Dimension Therapeutics Inc (NASDAQ:DMTX) reported at the end of last week that it will present data from its phase 1/2 clinical trial of DTX101 for the treatment of hemophilia B, at some point during January 2017. The company picked up a decent close to the week, likely attributable to investors getting in ahead of the data release, and it’s become one to watch as we close out 2016 and look to early 2017 as bringing a number of major catalysts to the fore.
Dimension is up to the tune of 26% post announcement, but for a company of this size (just shy of $200 million at last count), there’s plenty more potential for upside if the upcoming data points to efficacy and safety. With this in mind, and ahead of the numbers hitting press, here’s what we are looking for.
First, a quick look at the drug in question.
DTX101, as mentioned, is targeting a condition called hemophilia B. Some readers might already familiar with the condition, and others might be familiar but not realize it – it’s often referred to as factor IX (FIX) deficiency, or Christmas disease. As a reference note, this naming has nothing to do with the Holiday. It’s a nod to the first reported and documented case, a patient called Stephen Christmas, back in 1952.
Anyway, back to the discussion.
Patients with FIX have a deficiency of the factor IX protein, which comes about as the result of a mutation in a gene called, you guessed it, factor IX. This deficiency means that blood doesn’t clot, and this has obviously implications for the patient in question. Dimension’s solution, DTX101, is to deliver functional versions of the factor IX gene by way of a recombinant adeno-associated virus (AAV) of serotype 10 (AAVrh10) vector. To simplify this explanation, it basically packages the gene in a virus, and introduces the virus to the patient. The virus then delivers the functional gene to patients’ cells, and the gene starts coding for functional versions of its protein. This, theoretically, should boost the levels of functional factor IX in patients, and in turn, should cure the disease – or at least go a long way to improving its severity.
The trial is a double cohort trial, and both cohorts have been dosed to completion. It’s the data from these cohorts that will hit press come January. So what are we looking for when the numbers hit?
The trial is a dose ranging/finding trial, so the endpoints target a combination of safety and efficacy. Specifically, the two co-primaries are the incidence of treatment-related adverse events by dosing group, at 52 weeks, and the change from baseline in FIX activity level, at six weeks.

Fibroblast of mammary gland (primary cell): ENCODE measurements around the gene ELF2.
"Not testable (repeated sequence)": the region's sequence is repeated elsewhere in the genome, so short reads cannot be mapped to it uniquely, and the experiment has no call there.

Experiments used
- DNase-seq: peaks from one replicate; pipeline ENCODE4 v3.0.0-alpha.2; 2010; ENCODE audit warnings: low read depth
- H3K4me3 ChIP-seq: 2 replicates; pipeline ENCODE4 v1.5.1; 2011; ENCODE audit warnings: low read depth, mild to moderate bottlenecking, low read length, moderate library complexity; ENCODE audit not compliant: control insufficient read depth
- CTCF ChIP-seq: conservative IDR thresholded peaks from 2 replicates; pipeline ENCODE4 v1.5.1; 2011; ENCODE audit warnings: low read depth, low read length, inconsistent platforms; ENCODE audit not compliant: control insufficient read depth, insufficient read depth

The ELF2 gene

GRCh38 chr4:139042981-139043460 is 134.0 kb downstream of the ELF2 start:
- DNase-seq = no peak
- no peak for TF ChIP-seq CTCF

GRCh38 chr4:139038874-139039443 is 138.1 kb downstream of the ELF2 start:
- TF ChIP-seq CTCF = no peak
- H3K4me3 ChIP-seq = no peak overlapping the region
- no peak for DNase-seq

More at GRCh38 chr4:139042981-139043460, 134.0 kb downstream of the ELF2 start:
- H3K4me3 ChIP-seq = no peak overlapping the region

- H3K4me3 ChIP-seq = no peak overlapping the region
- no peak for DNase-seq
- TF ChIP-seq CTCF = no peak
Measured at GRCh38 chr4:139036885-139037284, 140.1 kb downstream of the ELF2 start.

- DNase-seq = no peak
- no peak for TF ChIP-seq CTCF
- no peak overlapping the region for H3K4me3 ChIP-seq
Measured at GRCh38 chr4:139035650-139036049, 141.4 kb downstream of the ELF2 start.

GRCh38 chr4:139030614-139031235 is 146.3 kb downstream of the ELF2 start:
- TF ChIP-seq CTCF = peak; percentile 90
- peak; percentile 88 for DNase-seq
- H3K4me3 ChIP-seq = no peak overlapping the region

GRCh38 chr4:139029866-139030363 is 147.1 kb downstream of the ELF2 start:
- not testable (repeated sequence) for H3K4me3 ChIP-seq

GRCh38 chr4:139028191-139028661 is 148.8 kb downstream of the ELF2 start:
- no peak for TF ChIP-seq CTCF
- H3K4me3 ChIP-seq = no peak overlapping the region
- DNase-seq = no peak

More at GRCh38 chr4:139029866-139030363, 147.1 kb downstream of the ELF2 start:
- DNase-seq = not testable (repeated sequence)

So, using the first of these endpoints, we want to see a low rate of AEs associated with the various doses (there are four under investigation, ranging uniformly from 1.6 x 10^12 GC/kg to 1.0 x 10^13 GC/kg). In other words, we are looking for some indication that the drug is safe.
Looking at the second of the co-primaries, we are looking to the data to show an increased level of FIX activity across the study period, ideally in line with dosing levels, assuming a relatively uniform (or non existent) AE profile across the studied doses. In other words, we want to see the drug translate to the genes creating functional factor IX, and we want to see higher doses resulting higher factor IX production. This latter point isn’t overly important, but it strengthens the hypothesis from a statistical perspective, so it would reduce a certain degree of risk heading into the latter stages of the development pathway.
The lead secondary endpoint is the number of bleeding episodes requiring recombinant FIX infusion. When a patient starts to bleed, one of the current leading SOC measures is to initiate an infusion of healthy proteins, to facilitate clotting. This endpoint is looking at the impact of the drug on the patient’s need for this infusion. If this need is reduced, and the number of bleeding episodes requiring recombinant FIX infusion reduces across the 52-week period that the patient is under investigation, it’s an efficacy signal.
Trial data should hit, as mentioned, in January 2017, so we’ll be watching the turn of the year closely.
Trial protocol can e found here.